Stretching money and hope as a homeless mother of 4 in Newmarket
'You go to sleep with a heavy weight on your shoulders,' says mother of search for affordable housing
In Toronto's inner suburbs, low-income families are concentrated in high-rise towers along major avenues, a visible presence in the city.
But in Newmarket, an hour's commute from Toronto, poverty is harder to see. It is spread out in sprawling subdivisions, where finding an affordable apartment is almost as hard as it is downtown.
Fernanda Arias left an abusive relationship a month ago. So she's returned to the Blue Door Shelter in Newmarket for the second time in three years. She is there with her four children, trying to get back on her feet.
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"It's not easy looking for a place. People look at credit and how many children you have, and then they look at you like, 'Okay, you're single, you have this many kids, I don't think so,'" she said.
Fuelled by hope
When Highway 404 expanded, between Toronto and Newmarket, housing prices expanded with it. The average house in this community north of Toronto sells for more than $600,000, echoing Toronto's soaring real estate. Arias fears that renting an apartment big enough for a family of five may be a dream.
"It costs $1,400 to $1,500, easy, for a three-bedroom. Easy," she said.
So Arias searches online daily.
"You kind of go to sleep with a heavy weight on your shoulders, because you don't really know. All you can hope is, maybe tomorrow, maybe tomorrow, someone will say yes, someone will give me that chance. That's literally how I think. God will send somebody in and say, 'Okay you know what, I'll rent it to you,'" she said.
"You just have to hope for that. And I'm not the only one: a lot of the mothers I speak to here, they just work on hope."
Radha Bhardwaj, Blue Door's executive director, said staff are working hard with the mother of four. Even after Arias finds a place, Radha says shelter staff will stay in touch to make sure Arias stays afloat.
"For three months, six months, almost up to a year after they leave the shelter, we'll follow up," she said. Blue Door will drop off donations of food or grocery cards as well as social services.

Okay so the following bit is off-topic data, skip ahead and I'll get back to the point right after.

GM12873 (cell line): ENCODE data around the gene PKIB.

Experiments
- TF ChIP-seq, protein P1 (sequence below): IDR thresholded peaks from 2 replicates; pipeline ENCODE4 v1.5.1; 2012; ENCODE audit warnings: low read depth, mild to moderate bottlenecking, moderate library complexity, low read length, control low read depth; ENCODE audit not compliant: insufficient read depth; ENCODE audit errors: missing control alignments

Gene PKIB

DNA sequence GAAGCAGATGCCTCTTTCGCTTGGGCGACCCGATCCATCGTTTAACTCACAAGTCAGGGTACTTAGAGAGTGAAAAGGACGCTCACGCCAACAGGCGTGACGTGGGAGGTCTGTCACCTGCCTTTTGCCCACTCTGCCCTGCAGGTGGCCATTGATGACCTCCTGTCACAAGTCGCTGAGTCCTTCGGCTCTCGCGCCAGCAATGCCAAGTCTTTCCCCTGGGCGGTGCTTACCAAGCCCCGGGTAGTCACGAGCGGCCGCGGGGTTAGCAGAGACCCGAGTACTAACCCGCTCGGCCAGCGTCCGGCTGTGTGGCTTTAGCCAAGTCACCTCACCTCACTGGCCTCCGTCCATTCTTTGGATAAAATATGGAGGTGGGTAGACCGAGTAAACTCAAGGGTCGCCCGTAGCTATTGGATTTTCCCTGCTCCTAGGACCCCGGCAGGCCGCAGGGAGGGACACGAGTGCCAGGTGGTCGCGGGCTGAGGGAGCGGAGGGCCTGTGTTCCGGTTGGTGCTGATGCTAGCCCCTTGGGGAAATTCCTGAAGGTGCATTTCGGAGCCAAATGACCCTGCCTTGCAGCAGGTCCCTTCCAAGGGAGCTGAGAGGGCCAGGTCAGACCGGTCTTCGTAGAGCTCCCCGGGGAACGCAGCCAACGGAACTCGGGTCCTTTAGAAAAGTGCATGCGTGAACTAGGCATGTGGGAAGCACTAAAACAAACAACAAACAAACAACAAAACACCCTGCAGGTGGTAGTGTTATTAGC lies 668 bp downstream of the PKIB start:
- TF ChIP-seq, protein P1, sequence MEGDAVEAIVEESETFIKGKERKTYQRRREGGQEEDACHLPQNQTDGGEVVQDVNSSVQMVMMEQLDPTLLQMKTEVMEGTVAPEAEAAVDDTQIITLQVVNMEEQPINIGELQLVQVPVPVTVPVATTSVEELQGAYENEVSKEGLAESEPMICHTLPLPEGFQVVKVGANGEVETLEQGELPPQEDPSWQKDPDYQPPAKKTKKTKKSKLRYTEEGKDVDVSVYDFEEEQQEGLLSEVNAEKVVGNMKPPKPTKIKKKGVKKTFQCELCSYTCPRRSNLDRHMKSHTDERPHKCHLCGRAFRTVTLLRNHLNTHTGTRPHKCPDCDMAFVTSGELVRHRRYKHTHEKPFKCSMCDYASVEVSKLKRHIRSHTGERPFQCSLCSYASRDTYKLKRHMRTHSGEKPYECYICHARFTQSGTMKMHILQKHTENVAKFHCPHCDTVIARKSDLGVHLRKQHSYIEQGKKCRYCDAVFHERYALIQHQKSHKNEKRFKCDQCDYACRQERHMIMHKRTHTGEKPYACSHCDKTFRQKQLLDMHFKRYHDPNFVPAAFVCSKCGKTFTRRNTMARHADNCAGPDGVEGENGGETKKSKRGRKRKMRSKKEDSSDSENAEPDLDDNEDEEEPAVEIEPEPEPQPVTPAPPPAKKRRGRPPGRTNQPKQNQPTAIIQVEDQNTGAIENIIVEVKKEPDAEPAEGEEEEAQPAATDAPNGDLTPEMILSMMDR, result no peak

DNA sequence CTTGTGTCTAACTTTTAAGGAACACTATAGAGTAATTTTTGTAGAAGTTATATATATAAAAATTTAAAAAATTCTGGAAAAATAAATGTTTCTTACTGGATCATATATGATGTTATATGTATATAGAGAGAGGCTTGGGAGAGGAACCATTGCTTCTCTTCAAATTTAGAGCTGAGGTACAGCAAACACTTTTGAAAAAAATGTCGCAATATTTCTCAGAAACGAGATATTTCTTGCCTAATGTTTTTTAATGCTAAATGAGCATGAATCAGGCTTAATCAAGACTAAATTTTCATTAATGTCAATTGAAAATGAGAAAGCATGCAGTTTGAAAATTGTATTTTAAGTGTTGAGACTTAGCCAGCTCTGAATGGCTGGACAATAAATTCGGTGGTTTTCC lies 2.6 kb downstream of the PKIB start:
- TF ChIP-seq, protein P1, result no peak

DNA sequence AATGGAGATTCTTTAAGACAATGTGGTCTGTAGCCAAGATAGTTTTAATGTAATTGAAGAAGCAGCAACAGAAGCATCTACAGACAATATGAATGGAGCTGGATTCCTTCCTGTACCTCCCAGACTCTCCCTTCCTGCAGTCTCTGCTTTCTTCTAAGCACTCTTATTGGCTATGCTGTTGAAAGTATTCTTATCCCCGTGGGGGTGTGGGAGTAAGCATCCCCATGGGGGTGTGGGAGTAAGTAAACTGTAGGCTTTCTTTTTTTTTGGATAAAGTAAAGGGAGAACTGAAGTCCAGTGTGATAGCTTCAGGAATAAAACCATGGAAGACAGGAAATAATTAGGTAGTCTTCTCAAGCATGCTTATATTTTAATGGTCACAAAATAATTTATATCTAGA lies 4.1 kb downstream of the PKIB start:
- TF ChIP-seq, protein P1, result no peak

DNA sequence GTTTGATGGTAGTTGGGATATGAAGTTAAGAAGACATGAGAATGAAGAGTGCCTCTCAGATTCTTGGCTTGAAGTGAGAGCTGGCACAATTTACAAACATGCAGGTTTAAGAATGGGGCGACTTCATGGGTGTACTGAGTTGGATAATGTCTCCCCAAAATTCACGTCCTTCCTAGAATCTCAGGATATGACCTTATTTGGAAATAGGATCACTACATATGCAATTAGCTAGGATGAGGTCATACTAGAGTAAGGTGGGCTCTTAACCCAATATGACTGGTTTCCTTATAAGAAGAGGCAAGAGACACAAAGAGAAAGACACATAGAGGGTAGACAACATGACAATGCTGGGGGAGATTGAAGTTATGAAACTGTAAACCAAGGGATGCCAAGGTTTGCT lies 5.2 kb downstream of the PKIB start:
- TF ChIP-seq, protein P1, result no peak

Life at the suburban shelter
Arias is adapting to life back at the shelter.
The school bus drops her children at the bottom of the shelter driveway on a busy four-lane highway below. When the bus stops, six kids will get off.
That number is down from more than a dozen kids a week ago — part of living in a shelter is that people move on.
Arias is joined by several other parents from the shelter at the bottom of the driveway to wait for the school bus.
One of them moved here three months ago from Saskatoon. A father who, like Arias, also has four children.
Sulaimon Shah came to Canada from Afghanistan as a skilled worker, a mechanic. But he wasn't prepared for his first winter in Saskatoon. Working outdoors, he froze his hands badly and decided to move to Ontario to try his luck and let his hands heal:
Earlier immigration patterns saw newcomers arrive in Toronto's downtown core, and then migrate to the outer suburbs.
Today, the pattern is reversed: immigrants settle in the suburbs while downtown Toronto might as well be another country.
But on this cold afternoon in Newmarket, cars roaring past, there is something reassuring about this shared routine. The parents wait for a school bus to arrive, just like anywhere else in Ontario.
By the following week, something else arrives: good news.
Arias found a three-bedroom apartment in the main floor of a small bungalow. As she expected, it costs $1,400 per month, leaving about $1,200 to cover everything else.
Shah and his wife, Kalima, who are now friends of Arias and her family, will also leave this weekend. All of them relieved to share their good fortune with each other.
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